In commemoration of the Nelson Mandela Day, the UNESCO Mahatma Gandhi Institute of Education for Peace and Sustainable Development (MGIEP) presented an extensive, peer-reviewed guide on Social and Emotional Learning (SEL), entitled “Rethinking Learning: A Review of Social and Emotional Learning for Education Systems”.
The report uses the latest research and evidence from the sciences of learning and calls upon governments to mainstream Social and Emotional Learning within education systems. The Institute also announced the launch of The Global Collective for SEL and Digital Learning with four Governments and over 20 SEL based organisations to support the integration of SEL and the use of digital learning to scale up the process of mainstreaming SEL in education systems. The Collective was formally launched by the Hon’ble Minister of Education of the Maldives Dr. Aishath Ali and the Hon’ble Minister of Education, Sports & Youth Affairs of Sri Lanka Mr. Dullas Alahapperuma.
The Rethinking Learning report was released during a virtual panel discussion of six children from India, Afghanistan, Bangladesh, Bhutan, South Africa and Japan. The discussion was moderated by Dr. Nandini Chatterjee Singh, Cognitive Neuroscientist and Senior Programme Officer, UNESCO MGIEP. The common sentiment, expressed by the children, aged between 12 and 14, was the difficulty they faced in dealing with the pandemic while not meeting friends, peers, and teachers. The children also stressed upon the importance of compassion in relationships and the challenges they faced while being in digital learning environments as opposed to being in physical school environments.
Following the panel discussion, the children panellists officially launched the Rethinking Learning guide, after which Dr. Anantha Duraiappah, Director, UNESCO MGIEP, elaborated on the relevance of SEL and discussed the findings of the report in light of the current COVID-19 pandemic. He stressed that “Social Emotional Learning should be regarded not only as a remedial or preventive measure for those who are particularly vulnerable to stress but also as a long-term solution to quality education. There is a confluence of research from multiple studies showing that students who participate in SEL programmes, relative to students who do not, demonstrate significantly improved social-emotional competencies, attitudes, and behavioural adjustment. In addition, research indicates that students who participated in SEL programmes also outperformed those students who did not participate in such programmes, on indices of academic achievement by 11-percentile points.”
He further added, “mainstreaming SEL into education can contribute to achieving the Sustainable Development Goal (SDG) 4 by allowing all learners to be better prepared to learn (SDG Target 4.1-4.6) and to help develop empathy, compassion and a sense of solidarity with humanity (Target 4.7).”
This report reviews the latest research on SEL, its impact on student health and school climate and its transformative role in building happier classrooms. It seeks to inform and impress upon policymakers and educationists on the urgent need to mainstream social and emotional learning in education systems. The report is authored by over twenty experts from eight countries such as Dr. Clifford Saron (Research Scientist, the Center for Mind and Brain and the MIND Institute, University of California) and Dr. Kimberly Schonert-Reichl, Applied Developmental Psychologist and Professor, Faculty of Education, University of British Columbia. Each chapter is supported by experts in their respective fields.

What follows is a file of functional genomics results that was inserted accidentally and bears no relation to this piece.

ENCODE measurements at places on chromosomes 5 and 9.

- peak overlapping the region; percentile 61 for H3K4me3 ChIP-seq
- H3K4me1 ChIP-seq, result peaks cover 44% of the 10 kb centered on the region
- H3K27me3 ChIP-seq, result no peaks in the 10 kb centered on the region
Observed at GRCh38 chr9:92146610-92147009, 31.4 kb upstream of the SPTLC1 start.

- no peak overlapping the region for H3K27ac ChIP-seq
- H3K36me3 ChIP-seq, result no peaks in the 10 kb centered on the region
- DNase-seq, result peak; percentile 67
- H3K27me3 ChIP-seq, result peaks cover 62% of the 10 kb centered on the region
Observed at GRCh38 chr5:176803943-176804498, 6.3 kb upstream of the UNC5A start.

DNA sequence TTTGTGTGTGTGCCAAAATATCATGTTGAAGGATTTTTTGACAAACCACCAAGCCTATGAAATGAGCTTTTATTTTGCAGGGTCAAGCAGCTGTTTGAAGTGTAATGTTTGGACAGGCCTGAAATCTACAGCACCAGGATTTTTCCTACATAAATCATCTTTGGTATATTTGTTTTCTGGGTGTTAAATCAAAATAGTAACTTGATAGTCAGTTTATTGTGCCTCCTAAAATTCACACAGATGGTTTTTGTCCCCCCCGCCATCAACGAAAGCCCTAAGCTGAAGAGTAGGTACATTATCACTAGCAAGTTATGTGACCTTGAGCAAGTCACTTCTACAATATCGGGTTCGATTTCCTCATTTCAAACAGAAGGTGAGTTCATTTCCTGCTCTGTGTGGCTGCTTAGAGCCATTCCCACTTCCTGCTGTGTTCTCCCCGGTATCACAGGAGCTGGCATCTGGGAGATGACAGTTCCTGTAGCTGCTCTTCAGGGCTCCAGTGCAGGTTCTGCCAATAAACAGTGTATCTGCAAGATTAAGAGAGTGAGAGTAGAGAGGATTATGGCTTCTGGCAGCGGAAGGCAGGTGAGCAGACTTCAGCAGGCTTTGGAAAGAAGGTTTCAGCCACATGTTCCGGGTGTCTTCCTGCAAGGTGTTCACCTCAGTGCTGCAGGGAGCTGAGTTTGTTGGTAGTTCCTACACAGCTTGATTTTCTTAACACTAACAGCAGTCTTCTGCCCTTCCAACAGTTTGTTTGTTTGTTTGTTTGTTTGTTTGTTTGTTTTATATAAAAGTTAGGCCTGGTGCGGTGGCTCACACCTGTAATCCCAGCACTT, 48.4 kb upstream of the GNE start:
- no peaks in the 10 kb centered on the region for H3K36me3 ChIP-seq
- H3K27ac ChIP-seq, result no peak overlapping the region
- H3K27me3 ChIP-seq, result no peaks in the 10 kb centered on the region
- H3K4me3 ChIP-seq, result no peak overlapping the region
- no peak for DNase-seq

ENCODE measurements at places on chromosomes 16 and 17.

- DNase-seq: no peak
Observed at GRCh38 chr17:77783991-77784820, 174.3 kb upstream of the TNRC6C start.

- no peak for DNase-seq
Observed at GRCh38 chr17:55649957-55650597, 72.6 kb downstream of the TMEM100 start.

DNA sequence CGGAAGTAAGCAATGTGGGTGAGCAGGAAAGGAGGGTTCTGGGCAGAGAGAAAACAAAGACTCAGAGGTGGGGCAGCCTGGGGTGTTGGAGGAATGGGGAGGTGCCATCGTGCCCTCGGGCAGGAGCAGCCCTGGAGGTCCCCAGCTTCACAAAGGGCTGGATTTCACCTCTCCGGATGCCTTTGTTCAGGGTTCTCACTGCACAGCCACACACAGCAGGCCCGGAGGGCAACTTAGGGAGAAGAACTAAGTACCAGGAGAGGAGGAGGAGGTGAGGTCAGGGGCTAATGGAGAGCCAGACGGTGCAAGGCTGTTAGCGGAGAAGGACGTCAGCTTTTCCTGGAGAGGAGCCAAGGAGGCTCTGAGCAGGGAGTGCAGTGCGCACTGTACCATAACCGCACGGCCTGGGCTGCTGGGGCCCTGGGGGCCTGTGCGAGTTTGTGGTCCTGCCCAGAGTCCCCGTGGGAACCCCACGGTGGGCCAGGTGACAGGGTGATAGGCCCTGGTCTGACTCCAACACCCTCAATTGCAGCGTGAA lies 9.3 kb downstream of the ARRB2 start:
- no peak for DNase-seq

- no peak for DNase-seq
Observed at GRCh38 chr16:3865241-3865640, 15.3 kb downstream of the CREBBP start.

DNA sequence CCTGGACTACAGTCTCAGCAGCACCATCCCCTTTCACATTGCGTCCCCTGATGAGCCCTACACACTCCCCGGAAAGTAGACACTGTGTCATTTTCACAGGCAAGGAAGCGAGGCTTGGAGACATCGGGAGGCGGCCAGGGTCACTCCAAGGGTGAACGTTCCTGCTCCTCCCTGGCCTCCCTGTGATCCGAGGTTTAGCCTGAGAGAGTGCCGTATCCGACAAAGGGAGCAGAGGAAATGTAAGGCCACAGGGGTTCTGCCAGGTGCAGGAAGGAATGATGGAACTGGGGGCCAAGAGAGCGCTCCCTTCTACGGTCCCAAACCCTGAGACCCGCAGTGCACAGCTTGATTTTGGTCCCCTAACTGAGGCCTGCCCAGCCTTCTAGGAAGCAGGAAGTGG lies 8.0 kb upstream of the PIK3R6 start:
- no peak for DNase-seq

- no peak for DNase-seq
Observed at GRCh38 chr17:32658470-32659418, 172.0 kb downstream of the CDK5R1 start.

This guide on Social and Emotional learning comes at an opportune time when the world is grappling with the COVID-19 pandemic, with over 1.6 billion learners affected because of school closures in over 195 countries as of the beginning of April 2020 at the peak of the pandemic. A key finding from the report calls upon the Member States of the United Nations (UN) to increase their education budgets to include training for teachers in SEL and the overall education system. Preliminary results show an impressive return on investment (ROI) of about 7 to 10. Furthermore, preliminary results from the report show that the productivity loss for not spending on SEL interventions is about 29% of Gross National Income. These are indeed large numbers that need further exploration and studies but offer some strong opportunities for further improving economies and societies at large. It is also important that policymakers take a strengths-based approach to SEL assessment and monitoring, one in which students’ social and emotional strengths and capacities are at the fore and to not adopt standardised student learning assessments. This will pave the way for the promotion of students’ positive development and will help prevent problems.
To give legs to the recommendations, The Global Collective for SEL and Digital Learning was officially launched, and the mission of the Group gains significance in the face of the COVID-19 crisis. The newly launched multi-stakeholder Global Collective will pool ideas, experience, and knowledge around SEL and the wise, effective and ethical use of digital technology in education, to inform education policy and practice and achieve inclusive and equitable quality education.